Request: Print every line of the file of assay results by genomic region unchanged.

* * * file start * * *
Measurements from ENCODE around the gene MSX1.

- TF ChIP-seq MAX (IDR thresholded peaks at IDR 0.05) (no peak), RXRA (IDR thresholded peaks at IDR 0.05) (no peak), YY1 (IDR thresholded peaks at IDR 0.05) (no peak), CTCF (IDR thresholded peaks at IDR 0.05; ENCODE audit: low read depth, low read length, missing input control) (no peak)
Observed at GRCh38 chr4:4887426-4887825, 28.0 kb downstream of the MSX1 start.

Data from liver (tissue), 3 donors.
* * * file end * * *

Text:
Measurements from ENCODE around the gene MSX1.

- TF ChIP-seq MAX (IDR thresholded peaks at IDR 0.05) (no peak), RXRA (IDR thresholded peaks at IDR 0.05) (no peak), YY1 (IDR thresholded peaks at IDR 0.05) (no peak), CTCF (IDR thresholded peaks at IDR 0.05; ENCODE audit: low read depth, low read length, missing input control) (no peak)
Observed at GRCh38 chr4:4887426-4887825, 28.0 kb downstream of the MSX1 start.

Data from liver (tissue), 3 donors.